Where on Earth? - December 2013

Clues for December 2013:
1.  Famed Scottish missionary and explorer David Livingstone is said to have been the first European to see these magnificent falls, which span 1,700 meters across, while on an expedition in 1855. The falls, and the river of which they are a part, form an international border.
 
2.  In the rainy season, up to 500 million liters per minute plunge over the falls, which reach 100 meters high. The torrent of water then drains through a zigzagging series of gorges cut into joints in thick, layered basalts thought to have erupted about 180 million years ago.
 
3. The spray from the falls rises hundreds of meters into the air, can be seen from tens of kilometers away, and is the origin of the indigenous name for the falls, which translates to "the smoke that thunders." The mist also sustains patches of lush, species-rich forest amid the otherwise arid savanna.
 
Name the waterfall and the countries it separates.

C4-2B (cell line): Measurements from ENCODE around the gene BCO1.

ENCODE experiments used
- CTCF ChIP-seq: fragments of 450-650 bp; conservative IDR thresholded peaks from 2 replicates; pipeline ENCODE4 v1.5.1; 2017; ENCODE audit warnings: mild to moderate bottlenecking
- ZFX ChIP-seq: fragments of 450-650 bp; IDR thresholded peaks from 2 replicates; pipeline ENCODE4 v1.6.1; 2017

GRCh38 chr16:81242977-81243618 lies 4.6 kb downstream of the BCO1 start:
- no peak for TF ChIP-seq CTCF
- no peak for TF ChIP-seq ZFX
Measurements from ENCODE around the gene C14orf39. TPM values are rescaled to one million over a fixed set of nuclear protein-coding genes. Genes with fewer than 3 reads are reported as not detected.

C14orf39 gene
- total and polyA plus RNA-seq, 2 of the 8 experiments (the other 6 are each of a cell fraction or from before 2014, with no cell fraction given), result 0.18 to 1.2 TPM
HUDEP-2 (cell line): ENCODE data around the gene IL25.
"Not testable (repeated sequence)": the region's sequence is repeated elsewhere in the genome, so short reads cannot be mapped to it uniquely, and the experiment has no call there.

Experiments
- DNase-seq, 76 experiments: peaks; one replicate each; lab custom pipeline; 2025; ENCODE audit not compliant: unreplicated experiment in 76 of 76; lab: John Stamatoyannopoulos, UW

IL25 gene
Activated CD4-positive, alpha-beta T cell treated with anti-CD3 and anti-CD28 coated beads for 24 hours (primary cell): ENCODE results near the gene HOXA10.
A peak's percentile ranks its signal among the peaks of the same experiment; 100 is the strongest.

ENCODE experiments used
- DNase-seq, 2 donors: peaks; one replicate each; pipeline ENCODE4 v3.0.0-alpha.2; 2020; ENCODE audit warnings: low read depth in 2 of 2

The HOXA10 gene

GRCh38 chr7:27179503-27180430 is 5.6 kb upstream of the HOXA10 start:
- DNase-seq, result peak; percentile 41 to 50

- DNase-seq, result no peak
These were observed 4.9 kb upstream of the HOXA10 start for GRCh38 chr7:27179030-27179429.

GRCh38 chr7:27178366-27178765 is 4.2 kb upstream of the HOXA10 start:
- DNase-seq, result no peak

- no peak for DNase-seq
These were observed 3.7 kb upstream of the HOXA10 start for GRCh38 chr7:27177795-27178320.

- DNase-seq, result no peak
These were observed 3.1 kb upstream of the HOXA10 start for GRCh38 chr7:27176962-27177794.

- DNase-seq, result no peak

Scroll down for the answer
 
 
 
 
 
 
Answer: In the rainy season, up to 500 million liters of water from the Zambezi River plunge each minute over the 100-metertall Victoria Falls, also called Mosi-oa-Tunya ("the smoke that thunders"), before flowing away through gorges cut into thick layers of basalt. The river and falls form part of the international border between Zambia and Zimbabwe. Photo is by Amy Vukovich Dale.

December winners:
Seun Ashipa (Houston, Texas)
William Jasen (Richland, Wash.)
Sabrina Mikan (Austin, Texas)
Ann Proske (Lubbock, Texas)
Betty Weatherley (Alexandria, Va.)
 
To submit your photographs to our Where on Earth? contest, send them via e-mail to
earth@earthmagazine.org.

 

 

01 Dec 2013